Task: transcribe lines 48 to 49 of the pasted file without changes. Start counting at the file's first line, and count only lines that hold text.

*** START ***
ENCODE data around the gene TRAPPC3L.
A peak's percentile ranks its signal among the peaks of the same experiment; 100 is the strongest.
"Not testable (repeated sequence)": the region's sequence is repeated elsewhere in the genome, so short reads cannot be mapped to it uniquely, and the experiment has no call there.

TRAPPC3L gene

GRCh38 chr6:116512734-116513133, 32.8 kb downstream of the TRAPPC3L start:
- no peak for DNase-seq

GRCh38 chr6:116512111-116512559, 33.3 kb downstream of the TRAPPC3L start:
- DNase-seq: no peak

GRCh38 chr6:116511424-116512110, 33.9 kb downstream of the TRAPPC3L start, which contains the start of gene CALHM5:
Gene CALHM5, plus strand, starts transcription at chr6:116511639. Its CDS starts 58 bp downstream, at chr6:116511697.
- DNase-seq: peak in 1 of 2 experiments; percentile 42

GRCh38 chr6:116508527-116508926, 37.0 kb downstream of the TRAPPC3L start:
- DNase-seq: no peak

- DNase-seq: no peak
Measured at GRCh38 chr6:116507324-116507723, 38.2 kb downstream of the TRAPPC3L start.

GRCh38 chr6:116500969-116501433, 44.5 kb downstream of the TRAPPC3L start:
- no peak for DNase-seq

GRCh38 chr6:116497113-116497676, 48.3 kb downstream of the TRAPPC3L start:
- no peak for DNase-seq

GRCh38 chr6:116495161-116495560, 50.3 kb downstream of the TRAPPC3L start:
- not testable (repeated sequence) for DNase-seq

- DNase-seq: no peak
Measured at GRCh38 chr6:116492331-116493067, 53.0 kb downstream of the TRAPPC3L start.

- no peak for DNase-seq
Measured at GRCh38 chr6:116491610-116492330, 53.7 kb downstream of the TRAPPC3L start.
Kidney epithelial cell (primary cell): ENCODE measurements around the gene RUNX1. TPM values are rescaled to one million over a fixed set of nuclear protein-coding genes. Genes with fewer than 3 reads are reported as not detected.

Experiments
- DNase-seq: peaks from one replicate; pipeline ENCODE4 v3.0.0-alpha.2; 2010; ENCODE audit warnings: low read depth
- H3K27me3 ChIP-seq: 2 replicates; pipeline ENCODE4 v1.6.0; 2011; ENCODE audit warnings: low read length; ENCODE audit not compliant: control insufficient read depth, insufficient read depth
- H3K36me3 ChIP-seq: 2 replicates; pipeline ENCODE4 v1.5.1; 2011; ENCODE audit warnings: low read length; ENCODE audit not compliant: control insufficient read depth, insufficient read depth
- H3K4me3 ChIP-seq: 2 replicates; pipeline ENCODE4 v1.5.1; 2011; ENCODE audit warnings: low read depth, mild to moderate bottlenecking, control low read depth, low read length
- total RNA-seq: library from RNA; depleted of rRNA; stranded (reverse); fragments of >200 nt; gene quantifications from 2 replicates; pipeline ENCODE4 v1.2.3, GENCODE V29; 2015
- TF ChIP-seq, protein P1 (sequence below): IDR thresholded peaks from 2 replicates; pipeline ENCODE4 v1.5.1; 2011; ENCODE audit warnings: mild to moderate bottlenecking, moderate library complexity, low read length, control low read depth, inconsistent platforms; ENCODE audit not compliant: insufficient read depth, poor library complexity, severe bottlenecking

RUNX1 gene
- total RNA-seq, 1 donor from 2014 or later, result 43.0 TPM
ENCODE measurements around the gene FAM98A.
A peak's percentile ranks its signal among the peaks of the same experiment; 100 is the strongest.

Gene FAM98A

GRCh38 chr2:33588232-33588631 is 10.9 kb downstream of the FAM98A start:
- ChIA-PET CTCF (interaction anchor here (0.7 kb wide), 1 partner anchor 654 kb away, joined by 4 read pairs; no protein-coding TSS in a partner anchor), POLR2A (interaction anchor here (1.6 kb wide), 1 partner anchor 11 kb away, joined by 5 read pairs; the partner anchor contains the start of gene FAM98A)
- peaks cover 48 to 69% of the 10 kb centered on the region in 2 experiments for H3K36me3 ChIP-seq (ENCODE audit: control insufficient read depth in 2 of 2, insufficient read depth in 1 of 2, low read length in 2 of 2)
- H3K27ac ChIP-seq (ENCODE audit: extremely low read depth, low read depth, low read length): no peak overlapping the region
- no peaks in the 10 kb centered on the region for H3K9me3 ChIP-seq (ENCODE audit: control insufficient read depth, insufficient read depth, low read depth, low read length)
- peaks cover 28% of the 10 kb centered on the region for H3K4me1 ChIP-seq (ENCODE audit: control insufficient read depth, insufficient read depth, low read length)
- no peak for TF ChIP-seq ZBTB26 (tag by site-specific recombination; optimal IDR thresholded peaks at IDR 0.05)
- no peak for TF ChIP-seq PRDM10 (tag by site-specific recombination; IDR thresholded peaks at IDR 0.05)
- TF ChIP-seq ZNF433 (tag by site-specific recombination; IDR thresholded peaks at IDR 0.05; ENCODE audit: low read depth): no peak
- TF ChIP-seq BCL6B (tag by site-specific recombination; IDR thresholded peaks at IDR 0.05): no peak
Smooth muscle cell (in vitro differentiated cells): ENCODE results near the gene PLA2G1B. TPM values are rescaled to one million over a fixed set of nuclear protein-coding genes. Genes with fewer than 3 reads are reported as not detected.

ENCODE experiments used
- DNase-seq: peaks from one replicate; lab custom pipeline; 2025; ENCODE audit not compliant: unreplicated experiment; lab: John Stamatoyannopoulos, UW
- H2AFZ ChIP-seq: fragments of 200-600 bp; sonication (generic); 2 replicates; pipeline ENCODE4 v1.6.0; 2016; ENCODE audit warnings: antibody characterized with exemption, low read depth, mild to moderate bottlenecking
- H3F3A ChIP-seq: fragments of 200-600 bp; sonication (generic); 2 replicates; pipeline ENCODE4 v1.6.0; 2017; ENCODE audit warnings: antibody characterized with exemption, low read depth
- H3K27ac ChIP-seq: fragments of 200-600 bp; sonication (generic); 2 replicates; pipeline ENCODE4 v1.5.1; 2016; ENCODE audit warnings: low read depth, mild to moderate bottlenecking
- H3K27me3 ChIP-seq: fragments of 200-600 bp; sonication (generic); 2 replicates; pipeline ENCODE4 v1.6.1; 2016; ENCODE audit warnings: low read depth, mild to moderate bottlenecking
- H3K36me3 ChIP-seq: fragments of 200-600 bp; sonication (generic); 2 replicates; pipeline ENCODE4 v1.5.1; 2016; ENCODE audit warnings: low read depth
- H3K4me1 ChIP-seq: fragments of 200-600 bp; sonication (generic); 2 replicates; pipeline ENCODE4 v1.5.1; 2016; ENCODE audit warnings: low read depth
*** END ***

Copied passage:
- TF ChIP-seq BCL6B (tag by site-specific recombination; IDR thresholded peaks at IDR 0.05): no peak
Smooth muscle cell (in vitro differentiated cells): ENCODE results near the gene PLA2G1B. TPM values are rescaled to one million over a fixed set of nuclear protein-coding genes. Genes with fewer than 3 reads are reported as not detected.